Fiche Hinges

Fiche hinges are common on Continental European furniture. We supply French made hinges in a variety of sizes to suit most applications. These hinges consist of two rolled steel tubes capped on opposing ends by decorative tips. One tube carries a fixed pin, the other slips over this pin. The tubes are formed with tangential flaps, the flap on the lower tube projects from one side and on the upper tube the other side.

We have found three techniques that can be used to install these hinges. Firstly the correct method and then two simpler methods.

Traditional Method for Lipped Doors

Traditionally Fiche hinges are used on rabbeted or lipped doors. The flaps are mortised into deep thin mortises and held in place with pins or screws. Cutting these mortises is no easy matter. Chisels exist that are intended to help but the ones I have seen are too thick for smaller cabinet hinges. One method that can make this installation a little easier is to cut pockets into which the flaps seat, after the flap has been screwed into place a wooden plate can be fitted to add some strength and finish (see below).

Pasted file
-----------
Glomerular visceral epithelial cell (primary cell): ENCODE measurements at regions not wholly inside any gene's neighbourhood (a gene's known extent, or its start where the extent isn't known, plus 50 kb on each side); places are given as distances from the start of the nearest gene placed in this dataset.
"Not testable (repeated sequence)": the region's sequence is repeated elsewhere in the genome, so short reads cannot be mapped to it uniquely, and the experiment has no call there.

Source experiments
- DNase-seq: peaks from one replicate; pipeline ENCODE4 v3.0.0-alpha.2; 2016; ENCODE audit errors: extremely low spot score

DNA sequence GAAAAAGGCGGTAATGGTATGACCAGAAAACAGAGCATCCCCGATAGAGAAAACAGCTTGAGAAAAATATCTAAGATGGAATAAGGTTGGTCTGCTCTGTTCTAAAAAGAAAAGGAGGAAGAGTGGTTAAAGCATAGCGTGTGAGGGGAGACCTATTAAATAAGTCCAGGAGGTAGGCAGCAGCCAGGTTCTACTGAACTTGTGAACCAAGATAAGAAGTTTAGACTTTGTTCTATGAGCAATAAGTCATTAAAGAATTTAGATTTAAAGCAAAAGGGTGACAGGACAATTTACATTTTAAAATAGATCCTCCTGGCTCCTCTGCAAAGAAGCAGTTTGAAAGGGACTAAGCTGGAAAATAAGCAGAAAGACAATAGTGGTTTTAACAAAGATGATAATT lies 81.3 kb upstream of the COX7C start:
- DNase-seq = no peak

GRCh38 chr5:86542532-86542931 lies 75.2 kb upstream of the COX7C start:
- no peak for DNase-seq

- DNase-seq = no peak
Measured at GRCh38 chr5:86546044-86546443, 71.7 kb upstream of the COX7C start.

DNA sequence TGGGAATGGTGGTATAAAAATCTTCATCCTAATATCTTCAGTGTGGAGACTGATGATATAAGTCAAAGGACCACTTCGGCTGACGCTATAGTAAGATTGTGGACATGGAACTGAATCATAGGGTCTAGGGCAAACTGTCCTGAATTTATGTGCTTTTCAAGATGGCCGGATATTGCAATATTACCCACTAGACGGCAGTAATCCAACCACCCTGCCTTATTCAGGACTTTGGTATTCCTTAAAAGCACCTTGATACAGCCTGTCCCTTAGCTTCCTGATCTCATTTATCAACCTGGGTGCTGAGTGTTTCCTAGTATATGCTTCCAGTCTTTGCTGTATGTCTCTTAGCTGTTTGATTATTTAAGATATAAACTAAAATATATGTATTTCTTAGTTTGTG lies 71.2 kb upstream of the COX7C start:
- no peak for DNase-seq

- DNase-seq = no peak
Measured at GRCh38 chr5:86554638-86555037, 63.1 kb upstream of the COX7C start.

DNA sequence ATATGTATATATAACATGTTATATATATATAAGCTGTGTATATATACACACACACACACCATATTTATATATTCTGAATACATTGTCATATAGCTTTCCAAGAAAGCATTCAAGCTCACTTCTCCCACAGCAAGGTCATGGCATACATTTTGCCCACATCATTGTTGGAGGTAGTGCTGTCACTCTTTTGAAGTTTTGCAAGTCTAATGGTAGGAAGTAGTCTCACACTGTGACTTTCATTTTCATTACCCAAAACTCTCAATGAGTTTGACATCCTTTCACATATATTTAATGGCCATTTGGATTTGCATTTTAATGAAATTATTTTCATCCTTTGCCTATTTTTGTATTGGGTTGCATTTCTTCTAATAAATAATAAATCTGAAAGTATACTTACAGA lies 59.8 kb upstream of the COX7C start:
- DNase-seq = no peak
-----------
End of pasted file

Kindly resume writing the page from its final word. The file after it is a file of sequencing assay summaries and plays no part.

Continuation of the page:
Better Method for Inset Doors

Fiche hinges adapt well to use on flush (inset) doors. The better method for installation is as illustrated. A pocket is cut in the door and the casework to accommodate their respective leaves. Leaves on fiche hinges tend to be fairly wide and depending on the thickness of your door and casework you may need to cut back the leaves and re-drill the screw holes. As with any mortise hinge the depth of the pockets are equal to the result of the following formula.

Hinge barrel diameter minus desired door gap ÷ 2.

The thin leaves of the hinges will sit down a little in their mortises, this space provides clearance for the screw heads.

Quick No-Mortise Method for Inset Doors

If speed and convenience are of the essence it is possible to use Fiche hinges as no-mortise hinges. In order to make this possible you will need to exchange the top leaf of a right hand hinge with the top leaf of a left hand hinge and similarly interchange the bottom leaves. This exchange places the leaves on the same plane and allows the hinge to slip into the gap between door and frame. Depending on the thickness of wood you are working with the leaves might need cutting back. Either countersink the screw holes or use round headed screws and provide depressions for the heads to seat into when the door closes.

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